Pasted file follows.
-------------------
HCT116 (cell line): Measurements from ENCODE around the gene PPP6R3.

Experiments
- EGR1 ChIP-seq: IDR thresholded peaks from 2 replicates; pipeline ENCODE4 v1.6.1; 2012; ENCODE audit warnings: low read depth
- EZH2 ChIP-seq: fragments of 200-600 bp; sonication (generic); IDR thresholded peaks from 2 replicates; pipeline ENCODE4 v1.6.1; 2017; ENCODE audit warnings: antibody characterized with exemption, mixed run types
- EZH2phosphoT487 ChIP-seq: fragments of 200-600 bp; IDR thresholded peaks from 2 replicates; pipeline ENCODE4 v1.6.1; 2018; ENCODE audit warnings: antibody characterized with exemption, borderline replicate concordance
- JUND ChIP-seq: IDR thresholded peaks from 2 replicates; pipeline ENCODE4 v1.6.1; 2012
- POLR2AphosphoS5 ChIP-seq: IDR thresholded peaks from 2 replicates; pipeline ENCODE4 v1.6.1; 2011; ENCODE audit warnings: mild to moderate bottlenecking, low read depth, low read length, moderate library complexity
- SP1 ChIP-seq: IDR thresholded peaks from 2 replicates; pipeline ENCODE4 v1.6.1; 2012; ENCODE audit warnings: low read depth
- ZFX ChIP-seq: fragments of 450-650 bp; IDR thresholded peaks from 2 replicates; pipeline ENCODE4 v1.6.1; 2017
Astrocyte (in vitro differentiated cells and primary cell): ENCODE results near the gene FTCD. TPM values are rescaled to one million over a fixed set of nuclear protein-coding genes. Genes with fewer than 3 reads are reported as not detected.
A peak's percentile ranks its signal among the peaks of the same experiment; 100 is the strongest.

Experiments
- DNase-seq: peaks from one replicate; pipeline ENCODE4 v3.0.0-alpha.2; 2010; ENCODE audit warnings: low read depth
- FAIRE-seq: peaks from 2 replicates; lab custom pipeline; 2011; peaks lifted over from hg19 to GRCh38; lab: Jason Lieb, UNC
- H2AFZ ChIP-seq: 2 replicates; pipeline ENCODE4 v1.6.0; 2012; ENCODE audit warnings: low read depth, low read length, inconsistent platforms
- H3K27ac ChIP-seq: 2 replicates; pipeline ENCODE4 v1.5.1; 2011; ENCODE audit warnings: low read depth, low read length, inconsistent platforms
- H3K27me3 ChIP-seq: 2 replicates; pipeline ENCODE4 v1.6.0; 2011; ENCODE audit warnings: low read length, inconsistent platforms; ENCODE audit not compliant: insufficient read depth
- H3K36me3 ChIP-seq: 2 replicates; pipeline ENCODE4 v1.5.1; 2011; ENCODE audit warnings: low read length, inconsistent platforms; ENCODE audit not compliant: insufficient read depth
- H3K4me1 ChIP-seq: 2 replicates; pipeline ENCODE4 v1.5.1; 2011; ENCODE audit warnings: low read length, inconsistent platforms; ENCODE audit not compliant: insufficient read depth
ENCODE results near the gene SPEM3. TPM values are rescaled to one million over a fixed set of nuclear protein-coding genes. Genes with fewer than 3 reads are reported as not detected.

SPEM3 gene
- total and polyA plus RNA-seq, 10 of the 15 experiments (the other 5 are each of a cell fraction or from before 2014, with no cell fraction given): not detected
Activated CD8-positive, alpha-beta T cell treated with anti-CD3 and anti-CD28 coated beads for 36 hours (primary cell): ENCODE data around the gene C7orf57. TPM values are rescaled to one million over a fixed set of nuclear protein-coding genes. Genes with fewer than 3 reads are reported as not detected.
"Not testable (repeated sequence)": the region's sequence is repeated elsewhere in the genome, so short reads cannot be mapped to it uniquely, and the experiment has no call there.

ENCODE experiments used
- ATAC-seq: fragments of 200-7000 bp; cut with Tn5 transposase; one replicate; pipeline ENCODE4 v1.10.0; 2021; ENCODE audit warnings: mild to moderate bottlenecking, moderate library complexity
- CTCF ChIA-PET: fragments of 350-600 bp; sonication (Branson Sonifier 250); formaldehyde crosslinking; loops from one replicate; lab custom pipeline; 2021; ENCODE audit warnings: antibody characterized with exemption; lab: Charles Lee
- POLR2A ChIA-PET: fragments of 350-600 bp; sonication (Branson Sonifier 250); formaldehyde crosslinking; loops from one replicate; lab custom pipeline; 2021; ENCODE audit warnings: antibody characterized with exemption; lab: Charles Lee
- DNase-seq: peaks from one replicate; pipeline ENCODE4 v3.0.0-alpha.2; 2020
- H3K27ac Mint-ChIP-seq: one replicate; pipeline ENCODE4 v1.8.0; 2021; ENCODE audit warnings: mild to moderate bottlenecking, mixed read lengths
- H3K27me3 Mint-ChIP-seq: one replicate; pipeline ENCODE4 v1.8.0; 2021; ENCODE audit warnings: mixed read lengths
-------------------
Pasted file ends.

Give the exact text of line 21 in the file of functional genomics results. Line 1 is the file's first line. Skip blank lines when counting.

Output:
SPEM3 gene